3. Discussion

MMF is an immunosuppressive agent that selectively acts on T and B lymphocytes and is commonly used to prevent graft rejection after transplantation [9]. Unfortunately, MMF has been associated with gastrointestinal toxicities with reported incidence varying from 40% to 85% [10]. Previous studies have suggested that mucosal injuries throughout gastrointestinal tract can occur particularly within the first twelve months of initiating MMF; one study found that, among those with kidney transplants on immunosuppressants, 46% developed ulcers in the first year, with MMF being an independent risk factor [11].

Though not fully understood, MMF-related complications in the GI tract have been attributed to its mechanism of inhibiting lymphocyte proliferation by blocking de novo guanosine nucleotide synthesis, upon which the rapidly replicating enterocytes partially depend, thereby disrupting the gastrointestinal epithelial barrier [12]. In addition, its metabolites including mycophenolic acid acyl-glucuronide (AcMPAG) can trigger the immune system, leading to hypersensitivity and autoimmune-like reactions [5]. Interestingly, the reported pathologic features of MMF-related toxicity of upper and lower GI tract are dissimilar. Most extensively documented are graft-versus-host disease such as changes of the colon and small intestines including mild crypt disarray, crypt loss, and increased epithelial apoptosis (features that are nonspecific on their own) [7, 8, 13], symptomatically manifesting as diarrhea, and a presentation similar to inflammatory bowel disease. In contrast, upper GI toxicities of MMF have been found to be similar to features of nonsteroidal anti-inflammatory drug use with topical irritation and damage, leading to ulcerative esophagitis, reactive gastropathy, and duodenal ulcers [7, 14, 15]. This can symptomatically manifest as nausea/vomiting, dysphagia, and dyspepsia.

However, to our knowledge, manifestation of MMF-related upper GI toxicity as esophageal stricture is not well-reported. This case demonstrated an example of a recalcitrant esophageal stricture causing near food bolus impaction, requiring multiple dilations, esophageal stent placement, and ultimately gastrostomy placement. Given multiple biopsies of nonspecific findings (reactive squamous mucosa) with negative stains for infectious or neoplastic processes, the disease process was attributed to MMF. One of these biopsies included an ulcerative lesion of the oral cavity that was found during the initial EGD; an oropharyngeal examination is often overlooked during a routine EGD but may reveal incidental findings with important implications [16]. The recurring nature of the stricture in this case suggests that there likely was an underlying fibrotic process that occurred in an irreversible manner.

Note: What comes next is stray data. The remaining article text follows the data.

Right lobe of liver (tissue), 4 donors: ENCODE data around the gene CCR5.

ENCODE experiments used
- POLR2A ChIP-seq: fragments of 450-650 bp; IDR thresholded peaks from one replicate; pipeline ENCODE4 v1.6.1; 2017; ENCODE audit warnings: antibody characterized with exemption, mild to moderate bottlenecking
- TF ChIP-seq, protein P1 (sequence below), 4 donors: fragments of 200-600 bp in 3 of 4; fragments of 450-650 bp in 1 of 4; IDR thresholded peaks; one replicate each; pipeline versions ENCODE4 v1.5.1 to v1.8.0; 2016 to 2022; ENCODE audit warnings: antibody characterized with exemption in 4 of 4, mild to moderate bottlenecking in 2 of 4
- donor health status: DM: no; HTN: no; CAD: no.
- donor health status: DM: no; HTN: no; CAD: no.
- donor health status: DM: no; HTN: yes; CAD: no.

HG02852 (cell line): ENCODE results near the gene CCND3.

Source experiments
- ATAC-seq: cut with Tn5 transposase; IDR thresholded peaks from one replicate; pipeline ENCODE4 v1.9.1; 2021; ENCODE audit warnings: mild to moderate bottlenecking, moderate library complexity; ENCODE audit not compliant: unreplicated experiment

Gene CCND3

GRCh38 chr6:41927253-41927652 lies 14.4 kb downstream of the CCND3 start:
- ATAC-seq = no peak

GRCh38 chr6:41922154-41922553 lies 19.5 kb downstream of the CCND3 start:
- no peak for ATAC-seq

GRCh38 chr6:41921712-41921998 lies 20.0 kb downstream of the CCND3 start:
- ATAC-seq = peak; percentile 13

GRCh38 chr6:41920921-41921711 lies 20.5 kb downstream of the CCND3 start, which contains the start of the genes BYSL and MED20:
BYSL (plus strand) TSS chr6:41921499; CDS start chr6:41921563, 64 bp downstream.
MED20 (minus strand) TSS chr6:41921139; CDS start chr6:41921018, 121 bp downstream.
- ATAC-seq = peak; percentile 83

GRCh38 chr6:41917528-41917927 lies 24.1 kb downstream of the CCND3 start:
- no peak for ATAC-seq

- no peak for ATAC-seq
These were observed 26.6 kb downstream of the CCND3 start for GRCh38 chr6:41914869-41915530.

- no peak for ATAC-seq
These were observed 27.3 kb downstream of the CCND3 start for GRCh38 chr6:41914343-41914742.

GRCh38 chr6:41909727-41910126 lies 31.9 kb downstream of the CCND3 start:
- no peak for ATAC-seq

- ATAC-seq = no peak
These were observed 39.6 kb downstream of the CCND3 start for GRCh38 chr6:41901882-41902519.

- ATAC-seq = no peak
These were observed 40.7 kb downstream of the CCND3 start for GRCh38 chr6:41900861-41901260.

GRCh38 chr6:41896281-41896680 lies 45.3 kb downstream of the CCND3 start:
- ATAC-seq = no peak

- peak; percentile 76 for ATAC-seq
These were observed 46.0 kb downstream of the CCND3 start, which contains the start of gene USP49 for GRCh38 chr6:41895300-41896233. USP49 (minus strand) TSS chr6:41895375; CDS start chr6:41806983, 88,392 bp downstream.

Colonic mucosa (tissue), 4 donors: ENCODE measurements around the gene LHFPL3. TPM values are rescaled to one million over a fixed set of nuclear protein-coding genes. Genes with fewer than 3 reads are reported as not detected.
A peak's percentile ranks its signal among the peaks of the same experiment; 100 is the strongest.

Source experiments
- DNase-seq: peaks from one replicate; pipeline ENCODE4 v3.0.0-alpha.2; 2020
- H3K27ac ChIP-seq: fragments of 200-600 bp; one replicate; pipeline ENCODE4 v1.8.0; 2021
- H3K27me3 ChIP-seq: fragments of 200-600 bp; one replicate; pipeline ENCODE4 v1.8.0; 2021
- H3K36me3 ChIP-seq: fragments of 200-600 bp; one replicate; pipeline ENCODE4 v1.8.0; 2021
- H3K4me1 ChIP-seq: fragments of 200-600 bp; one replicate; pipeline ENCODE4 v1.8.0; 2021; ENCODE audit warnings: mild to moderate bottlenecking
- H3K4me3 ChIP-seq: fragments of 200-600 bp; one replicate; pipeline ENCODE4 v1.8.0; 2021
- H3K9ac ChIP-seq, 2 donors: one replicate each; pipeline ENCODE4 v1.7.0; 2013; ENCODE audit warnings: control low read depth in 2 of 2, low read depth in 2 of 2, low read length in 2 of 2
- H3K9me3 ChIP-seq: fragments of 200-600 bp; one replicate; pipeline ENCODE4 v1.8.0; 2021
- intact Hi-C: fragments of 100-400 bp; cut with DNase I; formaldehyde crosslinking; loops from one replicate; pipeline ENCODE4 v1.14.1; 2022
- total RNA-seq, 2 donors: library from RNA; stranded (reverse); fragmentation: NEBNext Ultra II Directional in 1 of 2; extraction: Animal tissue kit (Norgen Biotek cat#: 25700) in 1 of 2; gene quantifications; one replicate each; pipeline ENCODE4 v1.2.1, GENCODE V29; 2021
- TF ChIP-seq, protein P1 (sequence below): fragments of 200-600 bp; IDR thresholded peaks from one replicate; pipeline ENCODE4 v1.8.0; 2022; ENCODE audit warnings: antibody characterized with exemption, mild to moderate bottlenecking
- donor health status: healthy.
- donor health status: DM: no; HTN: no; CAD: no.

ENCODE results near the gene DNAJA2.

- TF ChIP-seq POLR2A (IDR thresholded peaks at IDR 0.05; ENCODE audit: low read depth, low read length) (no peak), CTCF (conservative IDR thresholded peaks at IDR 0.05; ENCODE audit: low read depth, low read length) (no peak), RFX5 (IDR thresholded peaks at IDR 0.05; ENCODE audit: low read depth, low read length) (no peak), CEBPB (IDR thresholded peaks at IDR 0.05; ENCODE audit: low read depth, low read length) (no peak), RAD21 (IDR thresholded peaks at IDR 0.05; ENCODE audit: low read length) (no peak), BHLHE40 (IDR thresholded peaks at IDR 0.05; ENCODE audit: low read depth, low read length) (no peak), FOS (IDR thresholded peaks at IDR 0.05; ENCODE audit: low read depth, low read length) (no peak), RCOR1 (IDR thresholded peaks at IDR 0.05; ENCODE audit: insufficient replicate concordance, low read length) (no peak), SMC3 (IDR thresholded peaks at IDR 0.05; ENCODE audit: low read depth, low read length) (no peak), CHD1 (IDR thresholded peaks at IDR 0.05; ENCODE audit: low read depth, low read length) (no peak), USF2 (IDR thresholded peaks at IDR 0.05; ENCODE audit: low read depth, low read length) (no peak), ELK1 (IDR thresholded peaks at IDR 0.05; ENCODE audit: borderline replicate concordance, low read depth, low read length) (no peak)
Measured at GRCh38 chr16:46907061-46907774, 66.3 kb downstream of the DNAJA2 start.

This report contributes to a better understanding of atypical presentation of MMF-induced esophagitis in immunocompromised patients, expanding upon prior reports regarding upper GI manifestation of MMF. Specifically, this report demonstrated a new potential consequence of MMF in the esophagus, namely, strictures. This diagnosis should be considered in a posttransplant patient with dysphagia when more common etiologies (e.g., reflux esophagitis or infectious esophagitis) have been excluded. Furthermore, an improved systematic surveillance may be needed among patients on immunosuppressants, particularly MMF, given that delay in appropriate diagnosis and treatment can result in significant morbidity, as well as possible life-threatening consequences, as in our case.

Informed patient consent was obtained for case publication.


A preliminary result from this work was presented at the American College of Gastroenterology 2019, but differs significantly from the final findings presented in this report.

Conflicts of Interest

The authors declare no conflicts of interest.

Authors’ Contributions

JK was involved in data collection and drafting/revising the paper. RM was involved in conception of the paper, interpretation of findings, and drafting/revising the paper. AG provided pathologic images and description and revised the paper. KS was involved in interpreting findings, reviewing, and revising the paper. All authors reviewed the final manuscript.


The authors thank Ashley Greer, MD, and the Emory Pathology Department for providing histologic images used in this paper.